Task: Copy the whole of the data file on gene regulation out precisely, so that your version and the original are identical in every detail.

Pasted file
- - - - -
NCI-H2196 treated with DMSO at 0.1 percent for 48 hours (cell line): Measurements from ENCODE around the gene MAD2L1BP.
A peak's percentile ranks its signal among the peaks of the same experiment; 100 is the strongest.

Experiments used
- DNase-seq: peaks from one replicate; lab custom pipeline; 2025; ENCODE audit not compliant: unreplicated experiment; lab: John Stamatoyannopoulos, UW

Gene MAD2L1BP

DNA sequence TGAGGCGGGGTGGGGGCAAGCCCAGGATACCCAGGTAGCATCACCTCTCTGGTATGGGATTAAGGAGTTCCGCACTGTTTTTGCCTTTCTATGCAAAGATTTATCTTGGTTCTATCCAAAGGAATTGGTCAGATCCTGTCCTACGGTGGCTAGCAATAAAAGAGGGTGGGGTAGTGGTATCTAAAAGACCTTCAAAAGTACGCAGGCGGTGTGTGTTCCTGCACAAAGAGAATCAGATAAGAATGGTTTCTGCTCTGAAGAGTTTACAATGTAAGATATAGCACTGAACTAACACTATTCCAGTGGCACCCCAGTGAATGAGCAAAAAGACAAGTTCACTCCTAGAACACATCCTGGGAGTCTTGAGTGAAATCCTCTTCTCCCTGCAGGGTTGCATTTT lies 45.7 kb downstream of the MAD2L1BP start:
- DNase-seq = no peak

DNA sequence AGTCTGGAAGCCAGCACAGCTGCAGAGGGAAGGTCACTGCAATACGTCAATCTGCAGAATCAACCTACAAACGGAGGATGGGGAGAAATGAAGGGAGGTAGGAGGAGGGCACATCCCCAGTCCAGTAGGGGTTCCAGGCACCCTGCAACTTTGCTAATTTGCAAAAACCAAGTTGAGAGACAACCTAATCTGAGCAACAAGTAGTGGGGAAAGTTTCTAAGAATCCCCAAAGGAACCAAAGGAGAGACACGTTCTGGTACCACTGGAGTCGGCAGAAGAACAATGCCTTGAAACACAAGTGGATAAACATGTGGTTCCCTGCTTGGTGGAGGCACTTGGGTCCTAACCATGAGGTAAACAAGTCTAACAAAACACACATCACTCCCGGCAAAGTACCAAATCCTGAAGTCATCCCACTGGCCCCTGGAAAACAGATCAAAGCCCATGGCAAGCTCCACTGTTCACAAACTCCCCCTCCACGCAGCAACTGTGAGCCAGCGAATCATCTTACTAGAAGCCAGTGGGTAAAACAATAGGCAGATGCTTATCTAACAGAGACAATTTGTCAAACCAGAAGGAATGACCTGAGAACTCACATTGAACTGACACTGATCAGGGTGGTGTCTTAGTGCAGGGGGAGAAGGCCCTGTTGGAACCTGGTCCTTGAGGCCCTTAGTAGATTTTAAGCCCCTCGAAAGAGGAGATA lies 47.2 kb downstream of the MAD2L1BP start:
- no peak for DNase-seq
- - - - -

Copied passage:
NCI-H2196 treated with DMSO at 0.1 percent for 48 hours (cell line): Measurements from ENCODE around the gene MAD2L1BP.
A peak's percentile ranks its signal among the peaks of the same experiment; 100 is the strongest.

Experiments used
- DNase-seq: peaks from one replicate; lab custom pipeline; 2025; ENCODE audit not compliant: unreplicated experiment; lab: John Stamatoyannopoulos, UW

Gene MAD2L1BP

DNA sequence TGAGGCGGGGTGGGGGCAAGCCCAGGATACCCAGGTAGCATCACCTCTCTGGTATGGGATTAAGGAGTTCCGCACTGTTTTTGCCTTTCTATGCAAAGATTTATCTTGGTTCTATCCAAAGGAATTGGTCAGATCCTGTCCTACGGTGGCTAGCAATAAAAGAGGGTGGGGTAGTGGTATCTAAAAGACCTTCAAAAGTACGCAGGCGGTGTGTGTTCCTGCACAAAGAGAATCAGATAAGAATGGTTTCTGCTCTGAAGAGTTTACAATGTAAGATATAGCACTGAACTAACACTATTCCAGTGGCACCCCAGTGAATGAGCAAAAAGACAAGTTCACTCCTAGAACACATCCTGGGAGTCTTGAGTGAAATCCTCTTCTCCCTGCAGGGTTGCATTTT lies 45.7 kb downstream of the MAD2L1BP start:
- DNase-seq = no peak

DNA sequence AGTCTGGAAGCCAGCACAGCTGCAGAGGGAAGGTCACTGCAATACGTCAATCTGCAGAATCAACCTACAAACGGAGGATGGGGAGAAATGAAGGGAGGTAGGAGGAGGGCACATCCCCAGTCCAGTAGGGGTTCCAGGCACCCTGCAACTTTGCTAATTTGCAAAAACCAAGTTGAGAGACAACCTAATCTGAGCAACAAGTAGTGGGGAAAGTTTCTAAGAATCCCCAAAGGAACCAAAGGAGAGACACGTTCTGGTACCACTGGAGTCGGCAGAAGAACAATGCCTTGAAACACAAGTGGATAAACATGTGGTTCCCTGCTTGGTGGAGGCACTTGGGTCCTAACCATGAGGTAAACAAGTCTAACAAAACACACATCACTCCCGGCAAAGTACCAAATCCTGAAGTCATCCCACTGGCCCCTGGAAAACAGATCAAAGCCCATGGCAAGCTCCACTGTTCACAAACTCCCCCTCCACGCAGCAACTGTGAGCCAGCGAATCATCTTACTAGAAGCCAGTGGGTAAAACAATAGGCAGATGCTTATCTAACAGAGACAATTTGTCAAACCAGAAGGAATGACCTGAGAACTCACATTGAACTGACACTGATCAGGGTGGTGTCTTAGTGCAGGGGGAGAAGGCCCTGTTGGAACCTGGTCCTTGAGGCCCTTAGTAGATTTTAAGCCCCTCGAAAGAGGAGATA lies 47.2 kb downstream of the MAD2L1BP start:
- no peak for DNase-seq